Beginning this Friday, New York City’s Board of Elections will increase the hours for in-person voting, across 88 early voting sites. This comes after numerous sites reported a surge of residents who had to wait in line for hours to cast their votes.
Already battling the coronavirus with the recent uptick in infections around certain areas, New York residents, including Mayor Bill de Blasio waited in lines for hours at a stretch, just so that they’d get an opportunity to vote. Following this hardship especially in such delicate times, the BOE took a call to extend early-voting hours at 88 centers across the city.
Amidst the rush of voters on Tuesday, Mayor Bill de Blasio also stood in line for almost a total of three hours at a polling site in Brooklyn’s Park Slope, where he became subject to various instances of heckling by bystanders and passerby citizens.
On Tuesday, the board voted to add a total of nine hours of voting from Friday through Sunday, which happen to be the final three days of early voting before Nov. 3’s Election Day. Since these three days might see the largest swathe of voters coming to cast their vote, two extra hours of voting will be added on Friday, renewing the total voting time on the day to range from 7 a.m. to 5 p.m.
Four hours will be added on Saturday — with poll sites open from 7 a.m. to 5 p.m. instead of 10 a.m. to 4 p.m. On Sunday, the hours will be expanded from 7 a.m. to 4 p.m. instead of starting at 10 a.m.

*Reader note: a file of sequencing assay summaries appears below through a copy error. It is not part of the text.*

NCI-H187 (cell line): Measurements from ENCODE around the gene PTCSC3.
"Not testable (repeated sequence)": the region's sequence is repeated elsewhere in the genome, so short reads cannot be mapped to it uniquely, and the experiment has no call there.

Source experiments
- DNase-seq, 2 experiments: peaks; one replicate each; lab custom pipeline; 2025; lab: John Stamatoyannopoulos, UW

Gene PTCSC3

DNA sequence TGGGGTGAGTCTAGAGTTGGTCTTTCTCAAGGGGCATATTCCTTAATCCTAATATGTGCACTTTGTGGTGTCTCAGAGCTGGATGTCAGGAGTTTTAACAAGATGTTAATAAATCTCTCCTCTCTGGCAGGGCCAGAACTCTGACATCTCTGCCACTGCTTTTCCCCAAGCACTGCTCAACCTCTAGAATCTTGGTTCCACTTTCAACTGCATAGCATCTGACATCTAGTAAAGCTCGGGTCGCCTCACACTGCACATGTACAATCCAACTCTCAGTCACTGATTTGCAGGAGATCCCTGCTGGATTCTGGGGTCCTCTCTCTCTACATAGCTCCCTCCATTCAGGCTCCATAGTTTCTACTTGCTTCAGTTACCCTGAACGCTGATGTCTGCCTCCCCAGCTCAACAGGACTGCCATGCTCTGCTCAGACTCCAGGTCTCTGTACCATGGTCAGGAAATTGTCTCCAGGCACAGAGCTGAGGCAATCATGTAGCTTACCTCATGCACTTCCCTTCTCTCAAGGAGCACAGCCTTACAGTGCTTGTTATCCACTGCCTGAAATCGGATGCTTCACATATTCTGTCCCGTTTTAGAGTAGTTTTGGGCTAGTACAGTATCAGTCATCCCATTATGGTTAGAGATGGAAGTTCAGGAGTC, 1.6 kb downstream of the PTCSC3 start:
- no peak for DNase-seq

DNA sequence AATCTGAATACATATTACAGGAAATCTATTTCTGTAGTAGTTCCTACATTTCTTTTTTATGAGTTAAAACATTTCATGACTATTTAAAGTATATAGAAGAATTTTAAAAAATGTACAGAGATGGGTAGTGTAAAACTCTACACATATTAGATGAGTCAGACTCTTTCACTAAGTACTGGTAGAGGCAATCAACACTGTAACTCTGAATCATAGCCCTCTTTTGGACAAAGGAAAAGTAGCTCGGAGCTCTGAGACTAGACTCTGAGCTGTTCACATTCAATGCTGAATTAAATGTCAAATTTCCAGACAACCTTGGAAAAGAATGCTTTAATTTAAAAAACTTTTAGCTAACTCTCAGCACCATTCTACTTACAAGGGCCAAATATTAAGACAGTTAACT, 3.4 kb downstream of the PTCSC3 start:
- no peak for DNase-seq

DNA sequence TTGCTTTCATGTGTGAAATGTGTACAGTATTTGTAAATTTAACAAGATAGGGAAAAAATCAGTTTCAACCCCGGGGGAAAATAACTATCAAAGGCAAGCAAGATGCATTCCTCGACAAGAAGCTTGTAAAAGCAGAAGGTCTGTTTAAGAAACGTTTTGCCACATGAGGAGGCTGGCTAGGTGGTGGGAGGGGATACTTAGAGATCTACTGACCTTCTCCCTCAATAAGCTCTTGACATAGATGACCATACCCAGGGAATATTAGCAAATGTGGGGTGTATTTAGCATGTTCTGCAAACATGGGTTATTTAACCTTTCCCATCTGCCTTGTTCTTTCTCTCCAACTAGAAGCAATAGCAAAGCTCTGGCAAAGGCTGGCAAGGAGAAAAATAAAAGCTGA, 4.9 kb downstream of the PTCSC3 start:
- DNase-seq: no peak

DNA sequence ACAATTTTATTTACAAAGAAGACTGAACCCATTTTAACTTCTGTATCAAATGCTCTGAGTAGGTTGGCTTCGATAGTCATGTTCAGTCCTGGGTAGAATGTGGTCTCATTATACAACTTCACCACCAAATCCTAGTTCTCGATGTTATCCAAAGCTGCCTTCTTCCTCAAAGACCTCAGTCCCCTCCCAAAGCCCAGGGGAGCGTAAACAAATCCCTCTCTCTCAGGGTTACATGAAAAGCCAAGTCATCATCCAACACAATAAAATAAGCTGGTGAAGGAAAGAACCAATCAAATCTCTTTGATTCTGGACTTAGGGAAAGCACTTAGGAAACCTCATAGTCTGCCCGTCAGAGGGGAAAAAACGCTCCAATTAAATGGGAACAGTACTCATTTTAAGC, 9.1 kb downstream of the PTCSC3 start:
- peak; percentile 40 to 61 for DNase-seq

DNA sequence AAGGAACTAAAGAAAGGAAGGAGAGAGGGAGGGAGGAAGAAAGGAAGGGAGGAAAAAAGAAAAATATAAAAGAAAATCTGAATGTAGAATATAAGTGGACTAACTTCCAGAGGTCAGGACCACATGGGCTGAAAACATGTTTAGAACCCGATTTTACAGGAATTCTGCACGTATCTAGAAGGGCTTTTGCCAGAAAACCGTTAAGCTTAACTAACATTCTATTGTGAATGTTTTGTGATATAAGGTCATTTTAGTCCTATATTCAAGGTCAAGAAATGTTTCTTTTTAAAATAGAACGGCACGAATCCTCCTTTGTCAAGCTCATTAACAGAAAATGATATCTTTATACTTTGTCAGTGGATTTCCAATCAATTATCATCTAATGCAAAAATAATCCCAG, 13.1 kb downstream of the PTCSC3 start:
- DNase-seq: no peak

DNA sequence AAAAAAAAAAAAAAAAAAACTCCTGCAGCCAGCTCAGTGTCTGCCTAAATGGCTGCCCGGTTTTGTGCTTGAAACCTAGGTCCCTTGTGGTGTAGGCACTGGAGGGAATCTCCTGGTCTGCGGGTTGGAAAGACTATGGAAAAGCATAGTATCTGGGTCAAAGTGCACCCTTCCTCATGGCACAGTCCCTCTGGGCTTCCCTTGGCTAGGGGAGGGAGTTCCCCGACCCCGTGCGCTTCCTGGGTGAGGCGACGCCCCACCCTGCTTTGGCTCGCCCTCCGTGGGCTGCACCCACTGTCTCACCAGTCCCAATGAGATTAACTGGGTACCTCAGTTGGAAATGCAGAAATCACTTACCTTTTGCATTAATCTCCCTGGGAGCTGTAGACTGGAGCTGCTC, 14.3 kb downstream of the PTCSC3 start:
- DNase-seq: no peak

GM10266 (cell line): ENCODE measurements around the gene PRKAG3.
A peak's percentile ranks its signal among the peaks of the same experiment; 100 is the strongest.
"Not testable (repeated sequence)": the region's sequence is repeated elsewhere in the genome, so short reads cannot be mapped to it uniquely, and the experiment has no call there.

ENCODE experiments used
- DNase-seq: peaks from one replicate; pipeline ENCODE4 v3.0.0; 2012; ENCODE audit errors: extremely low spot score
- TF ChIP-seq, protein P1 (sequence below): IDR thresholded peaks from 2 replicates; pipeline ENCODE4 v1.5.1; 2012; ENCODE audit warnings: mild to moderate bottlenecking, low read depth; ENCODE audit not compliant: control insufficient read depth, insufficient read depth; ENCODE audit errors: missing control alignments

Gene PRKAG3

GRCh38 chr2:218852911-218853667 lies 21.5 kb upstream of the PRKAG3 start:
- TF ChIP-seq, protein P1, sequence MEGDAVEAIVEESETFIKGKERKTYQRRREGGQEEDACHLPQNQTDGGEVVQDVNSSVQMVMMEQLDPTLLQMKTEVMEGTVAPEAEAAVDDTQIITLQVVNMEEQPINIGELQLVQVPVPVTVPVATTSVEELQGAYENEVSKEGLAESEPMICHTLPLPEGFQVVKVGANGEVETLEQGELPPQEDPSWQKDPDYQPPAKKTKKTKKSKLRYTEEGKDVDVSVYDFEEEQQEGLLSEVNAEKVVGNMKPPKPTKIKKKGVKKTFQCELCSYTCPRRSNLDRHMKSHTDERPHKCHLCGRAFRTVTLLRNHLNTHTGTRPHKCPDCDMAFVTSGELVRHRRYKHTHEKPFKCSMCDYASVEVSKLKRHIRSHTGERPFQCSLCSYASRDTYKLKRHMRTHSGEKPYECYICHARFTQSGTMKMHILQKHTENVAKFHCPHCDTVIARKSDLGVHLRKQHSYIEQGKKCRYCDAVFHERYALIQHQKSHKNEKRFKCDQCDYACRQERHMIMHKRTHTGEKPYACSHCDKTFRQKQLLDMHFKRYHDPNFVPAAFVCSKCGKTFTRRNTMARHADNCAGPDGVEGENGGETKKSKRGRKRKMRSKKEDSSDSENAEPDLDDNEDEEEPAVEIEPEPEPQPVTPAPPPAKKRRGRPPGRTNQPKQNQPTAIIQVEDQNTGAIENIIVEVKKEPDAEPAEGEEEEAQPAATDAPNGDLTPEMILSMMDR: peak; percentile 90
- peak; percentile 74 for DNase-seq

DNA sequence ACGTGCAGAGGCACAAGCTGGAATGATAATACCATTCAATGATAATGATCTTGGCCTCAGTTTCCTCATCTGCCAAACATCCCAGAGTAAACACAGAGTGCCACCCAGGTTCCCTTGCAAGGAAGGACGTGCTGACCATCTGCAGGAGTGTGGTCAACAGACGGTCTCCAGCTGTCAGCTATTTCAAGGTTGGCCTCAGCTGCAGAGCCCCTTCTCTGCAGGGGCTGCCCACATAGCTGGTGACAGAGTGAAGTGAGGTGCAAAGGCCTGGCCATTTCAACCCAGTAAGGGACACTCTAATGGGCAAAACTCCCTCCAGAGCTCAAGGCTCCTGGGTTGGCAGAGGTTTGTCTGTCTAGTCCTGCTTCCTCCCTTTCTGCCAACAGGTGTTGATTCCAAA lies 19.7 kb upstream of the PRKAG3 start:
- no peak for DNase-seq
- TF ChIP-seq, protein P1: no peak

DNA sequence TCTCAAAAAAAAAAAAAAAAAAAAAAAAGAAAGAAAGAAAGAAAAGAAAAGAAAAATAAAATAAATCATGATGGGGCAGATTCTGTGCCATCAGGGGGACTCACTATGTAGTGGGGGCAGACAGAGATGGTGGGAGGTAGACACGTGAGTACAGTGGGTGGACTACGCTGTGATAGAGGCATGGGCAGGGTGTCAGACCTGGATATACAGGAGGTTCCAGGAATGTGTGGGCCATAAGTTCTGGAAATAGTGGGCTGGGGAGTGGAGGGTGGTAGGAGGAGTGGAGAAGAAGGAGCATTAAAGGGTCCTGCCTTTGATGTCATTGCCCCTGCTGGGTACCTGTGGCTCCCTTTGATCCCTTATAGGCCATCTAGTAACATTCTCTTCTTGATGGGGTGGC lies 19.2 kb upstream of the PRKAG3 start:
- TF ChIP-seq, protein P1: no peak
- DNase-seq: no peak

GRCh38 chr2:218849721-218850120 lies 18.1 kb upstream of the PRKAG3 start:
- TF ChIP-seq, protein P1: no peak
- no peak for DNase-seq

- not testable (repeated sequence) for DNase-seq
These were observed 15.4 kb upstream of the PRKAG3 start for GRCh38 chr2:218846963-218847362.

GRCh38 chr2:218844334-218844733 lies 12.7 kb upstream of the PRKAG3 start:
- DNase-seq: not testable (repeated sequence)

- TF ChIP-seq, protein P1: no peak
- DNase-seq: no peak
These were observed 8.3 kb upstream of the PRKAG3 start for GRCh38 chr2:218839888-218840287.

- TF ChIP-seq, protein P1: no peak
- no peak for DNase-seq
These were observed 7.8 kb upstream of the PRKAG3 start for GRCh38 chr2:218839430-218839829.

Criticizing the NYC BOE, the State Board of elections deemed that it was the responsibility of the local election officials to take action to reduce waiting times to comply with the rule that bars waiting times of more than 30 minutes at early voting sites.
Doug Kellner, co-chairman of the state Board of Elections claimed, “The NYC BOE did not have much of a back-up plan to handle the crush of voters…The city did not provide sufficient capacity at these large polling sites and didn’t deploy its personnel in a uniform and efficient manner.”
Meanwhile, during a BOE meeting on Tuesday, Executive Director Michael Ryan stated that the NYC Board was not expecting such an overwhelming footfall, which was partly what resulted in the mismanagement. “We had sites where there was a line of voters three or four hours before the opening of sites. We are aware that there’s an unprecedented volume that needs to be addressed, the Director professed.